The Second Amendment in Historical Context

By Higginbotham, Don | Constitutional Commentary, Summer 1999 | Go to article overview

The Second Amendment in Historical Context

Higginbotham, Don, Constitutional Commentary

A reading of Saul Cornell's essay brings several things to mind. First, there has been a torrential outpouring of writings on Second Amendment issues for quite some years. I initially became aware of this development sometime in the mid-1980s, but I only sensed that it was about to reach flood-tide proportions with a 1989 issue of the Dayton Law Review. It would be interesting to know just how many pieces in law reviews alone, to say nothing of books and op-ed newspaper pieces, have appeared in the last decade. Certainly part of the explanation for what has taken place has to do with hotly debated gun control issues. Even so, the reasons why passions run so high among academics is itself puzzling, especially in view of the fact that the United States Supreme Court has handed down only three direct opinions on the Second Amendment, the last one coming in 1939. Only the Third Amendment, forbidding the billeting of soldiers in private homes, has had less judicial attention than the Second. In any event, it is easier to fathom the motivations of the National Rifle Association and Brady legislation supporters than it is the dozens of those who reside in the halls of ivy. To further complicate matters, one finds both liberals and conservatives on each side of the debate.

Second, the vast preponderance of these writings have been by members of the legal fraternity. Their approach has on the whole been narrowly legalistic, and they have borrowed very heavily from each other, recycling the same body of information. That information often refers to the generalizations and conclusions of their lawyer colleagues at other institutions. When they have gone to original sources, as some surely have, they have drawn the great weight of their argument from charters, constitutions, and other formal parchments, as well as debates and interpretations in the writings of the leading lights of the Revolutionary generation--radicals and conservatives of 1776, Federalists and Anti-Federalists of the late 1780s, Hamiltonians and Jeffersonians of the Early Republic, and jurists of the following century. Perhaps none of the efforts of this Standard Model school of scholarship has received as much national attention as the special issue of the Tennessee Law Review that appeared in 1995, generating responses in such highly visible outlets as the New York Review of Books and the Chronicle of Higher Education.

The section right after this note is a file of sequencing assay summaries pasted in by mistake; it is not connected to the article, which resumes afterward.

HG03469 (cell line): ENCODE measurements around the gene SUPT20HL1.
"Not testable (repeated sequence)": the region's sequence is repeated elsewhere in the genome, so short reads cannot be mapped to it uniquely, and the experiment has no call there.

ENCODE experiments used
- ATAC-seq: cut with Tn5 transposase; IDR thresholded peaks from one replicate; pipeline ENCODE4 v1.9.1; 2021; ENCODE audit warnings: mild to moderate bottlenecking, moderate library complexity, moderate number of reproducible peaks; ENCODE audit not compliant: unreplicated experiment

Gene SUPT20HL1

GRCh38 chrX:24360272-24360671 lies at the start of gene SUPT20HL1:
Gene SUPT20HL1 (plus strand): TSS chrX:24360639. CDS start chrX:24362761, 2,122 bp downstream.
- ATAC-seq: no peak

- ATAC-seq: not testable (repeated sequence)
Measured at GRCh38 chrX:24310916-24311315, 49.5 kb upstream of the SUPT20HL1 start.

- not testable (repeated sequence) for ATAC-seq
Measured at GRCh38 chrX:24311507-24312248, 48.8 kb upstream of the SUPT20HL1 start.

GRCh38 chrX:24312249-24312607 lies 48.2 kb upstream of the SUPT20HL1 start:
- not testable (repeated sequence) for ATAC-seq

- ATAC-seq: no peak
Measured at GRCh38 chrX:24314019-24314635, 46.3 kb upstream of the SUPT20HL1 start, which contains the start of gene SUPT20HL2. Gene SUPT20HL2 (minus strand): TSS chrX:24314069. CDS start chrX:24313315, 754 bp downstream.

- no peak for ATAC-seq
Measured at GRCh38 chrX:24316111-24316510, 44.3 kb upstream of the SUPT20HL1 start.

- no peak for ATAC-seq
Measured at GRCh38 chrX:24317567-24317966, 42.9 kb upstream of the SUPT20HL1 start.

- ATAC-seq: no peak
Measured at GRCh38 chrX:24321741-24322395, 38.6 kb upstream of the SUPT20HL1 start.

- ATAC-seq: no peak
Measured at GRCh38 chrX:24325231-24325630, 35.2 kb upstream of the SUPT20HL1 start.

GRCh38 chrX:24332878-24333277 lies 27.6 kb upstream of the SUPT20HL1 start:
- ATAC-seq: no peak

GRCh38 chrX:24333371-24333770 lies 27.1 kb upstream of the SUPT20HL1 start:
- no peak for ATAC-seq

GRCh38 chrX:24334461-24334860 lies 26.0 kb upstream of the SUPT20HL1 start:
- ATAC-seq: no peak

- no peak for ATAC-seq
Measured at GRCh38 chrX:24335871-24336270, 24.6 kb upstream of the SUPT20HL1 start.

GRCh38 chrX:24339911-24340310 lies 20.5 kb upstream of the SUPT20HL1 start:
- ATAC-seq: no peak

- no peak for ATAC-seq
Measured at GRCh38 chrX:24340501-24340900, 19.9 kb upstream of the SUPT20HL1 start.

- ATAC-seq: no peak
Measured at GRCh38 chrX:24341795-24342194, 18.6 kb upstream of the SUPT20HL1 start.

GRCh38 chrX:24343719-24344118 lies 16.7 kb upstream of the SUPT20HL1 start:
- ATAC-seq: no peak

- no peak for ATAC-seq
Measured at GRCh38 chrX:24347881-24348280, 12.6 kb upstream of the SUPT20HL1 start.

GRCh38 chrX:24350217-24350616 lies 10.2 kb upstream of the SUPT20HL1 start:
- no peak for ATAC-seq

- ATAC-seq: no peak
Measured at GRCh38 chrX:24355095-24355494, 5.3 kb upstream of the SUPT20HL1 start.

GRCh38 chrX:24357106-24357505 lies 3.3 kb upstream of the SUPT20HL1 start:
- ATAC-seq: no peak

If one encounters disappointingly little difference of opinion in this voluminous literature--what is surely now the Standard Model's fundamental testament--we do occasionally see a fresh approach from the lawyerly venue. One of the most provocative and worthy of consideration and further research is Carl T. Bogus's The Hidden History of the Second Amendment.(1) The author contends that influential Southerners feared that a federalized militia might well leave their region without adequate means to police the slave community and might provide slaves with an incentive to revolt. One reason, at least, for the Second Amendment was to address those concerns: the states would control their militias most of the time, and they would retain their authority to provide arms for their state militias if Congress failed to provide them with sufficient weapons. "In effect, the Second Amendment supplemented the slavery compromise made at the Constitutional Convention in Philadelphia and obliquely codified in other constitutional provisions."(2) If the pro-slavery motive is as powerful as Bogus contends, it may make Standard Modelers a bit uncomfortable and deprive them of some of the high ground they have sought to occupy. Although Bogus's thesis will doubtless be controversial, it is timely and valuable for two reasons: it will stimulate more research on the subject, and it contextualizes the question of origins and motivation by looking at the social order at the time Congress passed the Bill of Rights. Critics of the Standard Model approach will assuredly go along with one assertion of Bogus, which is that the evidence on the origins "of the Second Amendment strongly supports the collective rights position. …

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